Photo: David L. Ryan/The Boston Globe via Getty Images

The Trump administration's final rules weakening Obama-era vehicle mileage and emissions standards through the mid-2020s include some surprising safety claims.

Driving the news: In what is shaping up to be a major legal battle with environmentalists, the federal government said it will require 1.5% annual increases in fuel efficiency through 2026 — far weaker than the 5% increases under the previous rules that the industry said it couldn't meet.

  • Instead of Obama's requirement for a fleetwide average of 46.7 miles per gallon, vehicle fleets will average 40.4 miles per gallon by 2026, per Reuters.
  • The new rules will save automakers upward of $100 billion in compliance costs.

Context: It's important to note that conditions have changed dramatically since Obama crafted the original rules in 2012.

  • Consumers are buying many more trucks and SUVs than the Obama rules had anticipated, while fuel prices are much lower.
  • Hence, automakers asked the Trump administration to reconsider the standards.

What they're saying: The government claims that by making newer, safer, and cleaner vehicles more affordable for American families, more lives will be saved and more jobs will be created.

  • While it admits consumers will pay about $1,000 more in fuel costs over the life of their vehicle, cars will be cheaper — about $1,000, conveniently, the administration says — without the huge regulatory burden on carmakers.
  • Overall, the total cost of ownership over the vehicle's life will be $1,400 lower, the administration claims.

Details:

  • The administration argues cars will be safer because automakers won't be pressured to reduce vehicle weight and because people will be able to afford newer vehicles, which have more safety features.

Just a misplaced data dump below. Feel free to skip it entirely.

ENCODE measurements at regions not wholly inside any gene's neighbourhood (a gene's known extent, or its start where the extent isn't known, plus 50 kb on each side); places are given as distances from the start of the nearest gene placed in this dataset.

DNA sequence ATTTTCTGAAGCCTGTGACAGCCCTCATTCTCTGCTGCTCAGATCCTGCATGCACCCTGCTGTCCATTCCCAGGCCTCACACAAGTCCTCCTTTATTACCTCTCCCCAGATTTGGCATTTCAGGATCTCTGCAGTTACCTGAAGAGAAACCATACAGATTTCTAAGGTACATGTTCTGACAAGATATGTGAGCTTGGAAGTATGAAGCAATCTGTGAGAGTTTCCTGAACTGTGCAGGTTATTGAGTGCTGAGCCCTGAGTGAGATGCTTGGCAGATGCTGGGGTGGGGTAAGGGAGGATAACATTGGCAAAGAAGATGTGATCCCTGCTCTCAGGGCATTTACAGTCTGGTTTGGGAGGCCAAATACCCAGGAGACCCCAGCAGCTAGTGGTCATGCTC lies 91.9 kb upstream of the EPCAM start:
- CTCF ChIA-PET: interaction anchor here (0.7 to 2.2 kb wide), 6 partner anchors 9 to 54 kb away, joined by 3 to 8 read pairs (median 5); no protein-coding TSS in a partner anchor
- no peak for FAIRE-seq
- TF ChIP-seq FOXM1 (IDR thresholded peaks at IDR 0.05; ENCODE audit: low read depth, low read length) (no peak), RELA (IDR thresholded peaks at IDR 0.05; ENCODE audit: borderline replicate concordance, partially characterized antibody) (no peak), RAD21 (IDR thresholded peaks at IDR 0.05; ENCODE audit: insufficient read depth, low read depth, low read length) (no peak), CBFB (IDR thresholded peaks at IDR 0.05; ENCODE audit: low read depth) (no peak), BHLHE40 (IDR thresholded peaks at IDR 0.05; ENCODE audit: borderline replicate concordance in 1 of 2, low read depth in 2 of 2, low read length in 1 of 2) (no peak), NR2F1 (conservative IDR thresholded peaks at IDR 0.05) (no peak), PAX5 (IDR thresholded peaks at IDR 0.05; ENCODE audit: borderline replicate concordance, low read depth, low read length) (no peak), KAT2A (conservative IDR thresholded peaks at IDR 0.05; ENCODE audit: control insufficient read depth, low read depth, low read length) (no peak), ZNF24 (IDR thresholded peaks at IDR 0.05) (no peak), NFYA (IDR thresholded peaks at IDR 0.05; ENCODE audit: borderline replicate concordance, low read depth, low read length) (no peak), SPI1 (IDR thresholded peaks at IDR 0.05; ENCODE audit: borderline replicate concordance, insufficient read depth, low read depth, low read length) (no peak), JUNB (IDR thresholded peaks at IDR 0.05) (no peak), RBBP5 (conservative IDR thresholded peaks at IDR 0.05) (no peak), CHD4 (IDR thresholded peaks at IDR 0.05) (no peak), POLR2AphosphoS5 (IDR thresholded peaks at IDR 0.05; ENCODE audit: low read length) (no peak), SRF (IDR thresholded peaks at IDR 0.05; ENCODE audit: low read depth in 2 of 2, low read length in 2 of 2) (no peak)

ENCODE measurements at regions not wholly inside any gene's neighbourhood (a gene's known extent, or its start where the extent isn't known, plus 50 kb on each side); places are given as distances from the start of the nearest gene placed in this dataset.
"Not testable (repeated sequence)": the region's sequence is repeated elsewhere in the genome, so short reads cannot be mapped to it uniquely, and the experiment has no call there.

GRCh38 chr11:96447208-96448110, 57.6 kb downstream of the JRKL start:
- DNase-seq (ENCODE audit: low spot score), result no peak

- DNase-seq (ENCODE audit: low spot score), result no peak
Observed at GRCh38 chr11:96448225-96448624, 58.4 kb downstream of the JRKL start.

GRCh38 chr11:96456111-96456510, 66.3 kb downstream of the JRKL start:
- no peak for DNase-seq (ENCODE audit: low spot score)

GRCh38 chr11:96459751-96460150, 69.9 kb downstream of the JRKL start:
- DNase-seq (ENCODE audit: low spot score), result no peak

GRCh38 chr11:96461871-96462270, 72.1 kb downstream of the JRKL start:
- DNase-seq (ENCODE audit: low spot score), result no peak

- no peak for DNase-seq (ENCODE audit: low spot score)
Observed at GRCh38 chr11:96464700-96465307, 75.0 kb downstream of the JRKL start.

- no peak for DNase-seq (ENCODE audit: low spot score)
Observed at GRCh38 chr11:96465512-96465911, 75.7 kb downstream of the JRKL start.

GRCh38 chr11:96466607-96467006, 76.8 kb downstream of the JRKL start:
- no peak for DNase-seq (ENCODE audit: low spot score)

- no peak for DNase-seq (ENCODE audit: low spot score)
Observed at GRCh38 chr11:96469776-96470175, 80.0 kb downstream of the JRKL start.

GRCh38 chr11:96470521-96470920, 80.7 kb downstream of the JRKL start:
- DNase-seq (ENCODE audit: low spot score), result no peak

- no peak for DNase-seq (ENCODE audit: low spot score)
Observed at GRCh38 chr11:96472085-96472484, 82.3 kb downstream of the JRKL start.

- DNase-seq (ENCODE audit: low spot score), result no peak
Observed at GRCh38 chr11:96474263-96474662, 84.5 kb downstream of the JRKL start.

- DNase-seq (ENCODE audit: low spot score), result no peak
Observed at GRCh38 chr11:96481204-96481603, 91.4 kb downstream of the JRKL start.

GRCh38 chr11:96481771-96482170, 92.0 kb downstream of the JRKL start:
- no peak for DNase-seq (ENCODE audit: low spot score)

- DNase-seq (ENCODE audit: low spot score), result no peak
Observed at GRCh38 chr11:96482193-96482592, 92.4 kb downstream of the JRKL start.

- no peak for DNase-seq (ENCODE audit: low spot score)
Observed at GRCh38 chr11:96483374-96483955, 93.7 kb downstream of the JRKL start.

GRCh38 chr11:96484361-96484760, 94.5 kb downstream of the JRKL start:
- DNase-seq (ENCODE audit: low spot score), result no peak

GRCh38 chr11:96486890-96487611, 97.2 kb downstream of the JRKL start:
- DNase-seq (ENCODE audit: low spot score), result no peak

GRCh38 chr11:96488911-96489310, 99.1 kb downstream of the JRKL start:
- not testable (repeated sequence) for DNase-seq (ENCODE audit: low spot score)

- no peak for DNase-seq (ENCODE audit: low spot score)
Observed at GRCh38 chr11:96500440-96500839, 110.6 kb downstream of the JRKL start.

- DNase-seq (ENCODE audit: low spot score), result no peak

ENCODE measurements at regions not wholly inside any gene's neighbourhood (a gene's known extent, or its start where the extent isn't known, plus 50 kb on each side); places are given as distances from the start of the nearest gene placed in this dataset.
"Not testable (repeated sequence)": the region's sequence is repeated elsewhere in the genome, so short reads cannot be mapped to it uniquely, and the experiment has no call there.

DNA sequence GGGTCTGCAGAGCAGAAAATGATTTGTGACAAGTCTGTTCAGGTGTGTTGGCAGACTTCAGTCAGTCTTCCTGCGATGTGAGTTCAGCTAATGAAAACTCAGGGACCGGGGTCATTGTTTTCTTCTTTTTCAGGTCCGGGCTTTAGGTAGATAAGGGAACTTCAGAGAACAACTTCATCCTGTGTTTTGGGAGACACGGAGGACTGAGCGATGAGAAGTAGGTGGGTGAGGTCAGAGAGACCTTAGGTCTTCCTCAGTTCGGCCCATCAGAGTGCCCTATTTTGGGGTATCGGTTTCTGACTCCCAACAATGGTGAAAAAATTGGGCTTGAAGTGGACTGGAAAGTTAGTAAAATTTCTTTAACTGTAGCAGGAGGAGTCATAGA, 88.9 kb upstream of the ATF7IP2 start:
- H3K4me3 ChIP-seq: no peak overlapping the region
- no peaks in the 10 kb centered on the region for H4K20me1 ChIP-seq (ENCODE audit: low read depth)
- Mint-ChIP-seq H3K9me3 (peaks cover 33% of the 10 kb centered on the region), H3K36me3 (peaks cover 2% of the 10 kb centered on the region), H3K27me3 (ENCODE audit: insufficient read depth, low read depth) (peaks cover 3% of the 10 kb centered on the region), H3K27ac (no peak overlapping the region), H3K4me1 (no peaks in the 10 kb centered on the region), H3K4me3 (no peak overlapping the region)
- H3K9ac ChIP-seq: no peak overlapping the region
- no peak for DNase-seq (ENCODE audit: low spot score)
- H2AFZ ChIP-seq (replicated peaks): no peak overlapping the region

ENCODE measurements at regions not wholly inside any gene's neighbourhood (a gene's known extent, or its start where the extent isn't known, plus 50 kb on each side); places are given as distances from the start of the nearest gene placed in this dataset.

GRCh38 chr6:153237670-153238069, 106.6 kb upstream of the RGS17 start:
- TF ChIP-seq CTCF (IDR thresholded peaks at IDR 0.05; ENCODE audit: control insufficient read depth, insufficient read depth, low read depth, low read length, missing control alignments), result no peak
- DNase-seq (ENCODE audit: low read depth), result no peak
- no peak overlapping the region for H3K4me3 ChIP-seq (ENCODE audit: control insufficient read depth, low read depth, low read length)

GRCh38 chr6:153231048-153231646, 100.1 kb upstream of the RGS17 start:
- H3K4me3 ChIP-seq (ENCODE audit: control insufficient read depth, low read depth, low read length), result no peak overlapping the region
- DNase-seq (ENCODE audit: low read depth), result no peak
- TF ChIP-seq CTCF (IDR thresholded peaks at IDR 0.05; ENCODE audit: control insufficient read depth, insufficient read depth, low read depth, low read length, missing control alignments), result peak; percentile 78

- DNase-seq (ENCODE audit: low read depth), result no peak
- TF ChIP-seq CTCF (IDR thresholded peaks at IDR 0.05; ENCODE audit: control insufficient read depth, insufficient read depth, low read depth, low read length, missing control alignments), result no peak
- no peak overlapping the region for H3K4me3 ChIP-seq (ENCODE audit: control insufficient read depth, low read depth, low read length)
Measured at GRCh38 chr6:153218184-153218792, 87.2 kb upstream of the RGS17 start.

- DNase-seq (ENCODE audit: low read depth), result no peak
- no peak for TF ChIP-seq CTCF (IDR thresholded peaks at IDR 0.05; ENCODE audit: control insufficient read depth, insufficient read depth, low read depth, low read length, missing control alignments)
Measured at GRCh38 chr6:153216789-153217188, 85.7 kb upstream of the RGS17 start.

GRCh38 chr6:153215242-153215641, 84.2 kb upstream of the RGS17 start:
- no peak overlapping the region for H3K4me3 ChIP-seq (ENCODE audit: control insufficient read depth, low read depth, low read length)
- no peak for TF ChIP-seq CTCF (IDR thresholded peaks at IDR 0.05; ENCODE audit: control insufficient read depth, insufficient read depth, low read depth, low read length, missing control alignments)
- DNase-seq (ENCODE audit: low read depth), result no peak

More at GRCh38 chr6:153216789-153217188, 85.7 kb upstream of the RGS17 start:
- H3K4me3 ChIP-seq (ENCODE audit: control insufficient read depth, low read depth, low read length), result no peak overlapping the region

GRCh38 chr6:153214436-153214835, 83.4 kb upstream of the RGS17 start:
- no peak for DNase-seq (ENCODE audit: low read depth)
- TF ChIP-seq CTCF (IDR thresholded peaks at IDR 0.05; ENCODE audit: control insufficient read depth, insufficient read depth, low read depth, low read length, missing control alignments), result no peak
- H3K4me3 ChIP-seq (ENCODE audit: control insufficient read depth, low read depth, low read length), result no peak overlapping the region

• The change in CO2 standards will result in 3,269 fewer fatalities, the analysis shows.

But, as Reuters' David Shepardson points out on Twitter, most of the safety gains from the new rule are not from improved vehicles but from Americans driving less.

  • With a projected 605 billion fewer miles traveled under the new rule, there will be 2,584 fewer highway fatalities.
  • Less driving accounts for 80% of the lives saved.
  • Less driving also means cars won't need to be replaced as often, undermining the government's argument.

My thought bubble: I'm a journalist, not a mathematician. But something doesn't add up.

Go deeper: Battle lines are drawn over Trump's weakening of emissions rules

Go deeper

Updated 1 hour ago - Politics & Policy

Coronavirus dashboard

Illustration: Annelise Capossela/Axios

  1. Global: Total confirmed cases as of 10:30 a.m. ET: 20,388,408 — Total deaths: 743,599— Total recoveries: 12,616,973Map.
  2. U.S.: Total confirmed cases as of 10:30 a.m. ET: 5,150,590 — Total deaths: 164,681 — Total recoveries: 1,714,960 — Total tests: 63,252,257Map.
  3. Business: U.S. already feeling effects of ending unemployment benefits — U.S. producer prices rose last month by the most since October 2018.
  4. Public health: America is flying blind on its coronavirus response.

Trump congratulates QAnon conspiracy theorist on GOP runoff win

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President Trump on Wednesday tweeted congratulations to Marjorie Taylor Greene, a vocal QAnon conspiracy theorist who won the Republican nomination in Georgia's deep-red 14th Congressional District runoff.

Why it matters: The president's approval illustrates how the once-fringe conspiracy theory has gained ground within the GOP. Greene is among the at least 11 GOP candidates for Congress who have openly supported or defended the QAnon movement or some of its tenets, per Axios' Jacob Knutson.

Ben Geman, author of Generate
2 hours ago - Politics & Policy

What Kamala Harris means for Biden's climate change plans

Photo illustration: Aïda Amer/Axios. Photo: Joshua Lott/Stringer.

Sen. Kamala Harris' VP selection could heighten the ticket's focus on environmental justice while prompting fresh Trump campaign political attacks on Democrats' energy plans.

Why it matters: Her introduction comes in an election year that has seen more emphasis on climate change than prior cycles. One effect of the movement ignited by the police killing of George Floyd is a new focus on environmental burdens that poor people and communities of color face.